HBO has often pushed ambitious projects which approach TV from a different angle. While most channels churn out entertainment, HBO’s audiences expect something more.
They expect to be asked questions, to unravel mysteries, to follow intricate dialogue and most importantly, they are treated with respect. Game of Thrones, Last Week Tonight and Westworld all do this, and Chernobyl is right there with them.
The character motivations are murky, their ambition shielded. There is no good guys or bad guys here; there is simply Chernobyl. The nuance comes in the fallout, and whether the worst case scenario is death, loss of career or the USSR’s position on the world stage. The show demands that you keep up and it’s all the better for it.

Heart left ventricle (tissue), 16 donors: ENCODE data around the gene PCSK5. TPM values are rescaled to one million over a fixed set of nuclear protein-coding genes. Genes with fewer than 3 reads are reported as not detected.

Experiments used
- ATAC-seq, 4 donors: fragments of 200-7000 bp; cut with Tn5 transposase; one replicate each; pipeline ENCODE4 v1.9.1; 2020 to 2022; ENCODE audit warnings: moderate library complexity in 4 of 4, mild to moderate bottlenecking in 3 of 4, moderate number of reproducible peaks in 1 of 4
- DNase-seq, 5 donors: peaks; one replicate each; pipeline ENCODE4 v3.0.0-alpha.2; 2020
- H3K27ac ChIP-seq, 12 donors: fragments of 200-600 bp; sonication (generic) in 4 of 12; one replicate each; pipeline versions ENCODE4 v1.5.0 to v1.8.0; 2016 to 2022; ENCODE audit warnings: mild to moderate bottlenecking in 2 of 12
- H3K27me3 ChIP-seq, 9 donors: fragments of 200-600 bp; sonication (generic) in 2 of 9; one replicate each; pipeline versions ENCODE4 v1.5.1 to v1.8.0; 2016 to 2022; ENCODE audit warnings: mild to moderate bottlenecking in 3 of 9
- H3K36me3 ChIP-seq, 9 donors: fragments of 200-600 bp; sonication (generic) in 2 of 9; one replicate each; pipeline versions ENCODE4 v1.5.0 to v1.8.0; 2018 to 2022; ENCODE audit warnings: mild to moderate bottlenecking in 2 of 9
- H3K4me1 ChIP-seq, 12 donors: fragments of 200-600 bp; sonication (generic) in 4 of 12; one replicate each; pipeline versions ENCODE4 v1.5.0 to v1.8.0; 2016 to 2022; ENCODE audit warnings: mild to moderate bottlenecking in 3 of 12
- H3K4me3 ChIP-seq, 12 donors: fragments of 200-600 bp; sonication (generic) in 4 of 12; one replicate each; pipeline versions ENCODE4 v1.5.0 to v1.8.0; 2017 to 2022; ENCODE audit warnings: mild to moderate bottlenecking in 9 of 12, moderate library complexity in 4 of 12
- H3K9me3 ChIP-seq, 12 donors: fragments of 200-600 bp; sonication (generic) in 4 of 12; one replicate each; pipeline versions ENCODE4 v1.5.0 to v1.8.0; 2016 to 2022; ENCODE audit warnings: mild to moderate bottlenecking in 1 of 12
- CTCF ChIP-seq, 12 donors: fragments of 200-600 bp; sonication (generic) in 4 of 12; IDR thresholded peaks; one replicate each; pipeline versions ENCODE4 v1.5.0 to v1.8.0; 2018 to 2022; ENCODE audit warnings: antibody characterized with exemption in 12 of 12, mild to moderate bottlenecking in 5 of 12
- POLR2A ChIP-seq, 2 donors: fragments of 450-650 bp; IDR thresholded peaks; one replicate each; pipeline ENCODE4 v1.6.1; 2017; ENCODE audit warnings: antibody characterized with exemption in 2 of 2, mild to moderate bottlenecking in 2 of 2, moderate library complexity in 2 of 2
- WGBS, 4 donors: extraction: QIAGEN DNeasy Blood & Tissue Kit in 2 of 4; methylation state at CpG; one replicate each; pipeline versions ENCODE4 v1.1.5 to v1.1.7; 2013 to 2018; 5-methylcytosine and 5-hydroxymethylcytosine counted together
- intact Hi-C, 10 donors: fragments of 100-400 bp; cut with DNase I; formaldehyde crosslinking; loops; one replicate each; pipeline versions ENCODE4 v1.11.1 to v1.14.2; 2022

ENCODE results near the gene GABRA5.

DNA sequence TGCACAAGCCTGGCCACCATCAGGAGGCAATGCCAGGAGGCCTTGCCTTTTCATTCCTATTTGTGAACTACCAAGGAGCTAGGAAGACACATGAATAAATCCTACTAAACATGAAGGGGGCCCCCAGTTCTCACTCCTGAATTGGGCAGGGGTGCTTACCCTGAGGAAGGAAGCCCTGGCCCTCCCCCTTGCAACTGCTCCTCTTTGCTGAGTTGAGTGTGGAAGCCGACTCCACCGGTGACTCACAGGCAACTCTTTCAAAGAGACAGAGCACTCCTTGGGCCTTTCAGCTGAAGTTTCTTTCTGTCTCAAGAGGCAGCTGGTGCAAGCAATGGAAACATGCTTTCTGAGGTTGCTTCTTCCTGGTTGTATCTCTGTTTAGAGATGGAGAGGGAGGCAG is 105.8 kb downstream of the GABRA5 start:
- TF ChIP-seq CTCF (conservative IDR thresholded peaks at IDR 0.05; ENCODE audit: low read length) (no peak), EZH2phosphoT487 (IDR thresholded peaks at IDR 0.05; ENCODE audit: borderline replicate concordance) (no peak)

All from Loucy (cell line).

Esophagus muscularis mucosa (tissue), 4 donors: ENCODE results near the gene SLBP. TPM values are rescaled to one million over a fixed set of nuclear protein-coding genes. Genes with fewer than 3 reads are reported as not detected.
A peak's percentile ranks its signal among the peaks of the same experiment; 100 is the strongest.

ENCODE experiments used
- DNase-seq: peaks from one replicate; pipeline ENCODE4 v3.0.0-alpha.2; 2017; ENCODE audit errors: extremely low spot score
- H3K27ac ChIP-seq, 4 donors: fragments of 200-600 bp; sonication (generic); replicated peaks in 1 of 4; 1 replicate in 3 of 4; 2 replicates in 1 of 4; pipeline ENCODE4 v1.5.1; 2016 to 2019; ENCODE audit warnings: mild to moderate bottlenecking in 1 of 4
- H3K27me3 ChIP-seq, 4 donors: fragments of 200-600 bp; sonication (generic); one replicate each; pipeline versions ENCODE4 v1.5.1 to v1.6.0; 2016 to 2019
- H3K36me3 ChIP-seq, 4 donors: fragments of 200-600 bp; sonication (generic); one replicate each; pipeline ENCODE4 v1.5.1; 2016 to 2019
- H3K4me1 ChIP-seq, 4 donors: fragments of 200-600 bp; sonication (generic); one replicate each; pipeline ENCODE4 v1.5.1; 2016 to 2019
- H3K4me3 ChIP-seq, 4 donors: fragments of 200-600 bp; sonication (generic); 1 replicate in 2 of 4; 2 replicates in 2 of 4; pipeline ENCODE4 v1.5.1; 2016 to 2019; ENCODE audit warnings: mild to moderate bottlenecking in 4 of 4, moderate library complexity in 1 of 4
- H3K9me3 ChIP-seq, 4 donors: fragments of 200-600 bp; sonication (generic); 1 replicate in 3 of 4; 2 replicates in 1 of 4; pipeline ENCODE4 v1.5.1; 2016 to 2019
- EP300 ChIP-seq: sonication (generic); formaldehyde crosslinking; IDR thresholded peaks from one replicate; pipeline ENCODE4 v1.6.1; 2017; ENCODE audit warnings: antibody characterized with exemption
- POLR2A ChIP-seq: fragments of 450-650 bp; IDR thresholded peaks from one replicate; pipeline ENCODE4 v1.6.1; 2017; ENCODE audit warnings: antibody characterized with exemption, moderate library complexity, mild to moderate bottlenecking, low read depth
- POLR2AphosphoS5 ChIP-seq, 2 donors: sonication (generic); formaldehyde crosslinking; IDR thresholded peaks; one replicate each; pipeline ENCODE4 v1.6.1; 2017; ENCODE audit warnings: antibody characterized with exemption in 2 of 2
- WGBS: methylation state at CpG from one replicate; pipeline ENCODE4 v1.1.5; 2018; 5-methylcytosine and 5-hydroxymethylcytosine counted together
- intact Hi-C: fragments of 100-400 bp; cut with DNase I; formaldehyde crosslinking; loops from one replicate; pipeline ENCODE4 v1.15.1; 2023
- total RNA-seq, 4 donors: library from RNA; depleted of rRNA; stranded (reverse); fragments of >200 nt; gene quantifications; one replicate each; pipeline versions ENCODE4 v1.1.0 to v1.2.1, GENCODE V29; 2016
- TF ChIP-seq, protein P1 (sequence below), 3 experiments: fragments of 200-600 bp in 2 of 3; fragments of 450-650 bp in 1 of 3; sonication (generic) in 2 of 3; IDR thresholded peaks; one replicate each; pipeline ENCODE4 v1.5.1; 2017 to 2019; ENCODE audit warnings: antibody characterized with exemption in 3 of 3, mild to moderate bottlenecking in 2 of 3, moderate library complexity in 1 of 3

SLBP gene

Absolutely none of the lines are played for laughs, but beyond that the lines are layered and subtle too. The show doesn’t try to baffle you with the nuclear physics to make it seem clever; this is a very human story about arrogance, hubris and secrets.
Though the characters are on the same team, it never seems like it as they battle over priorities; keep the secret or save the civilians.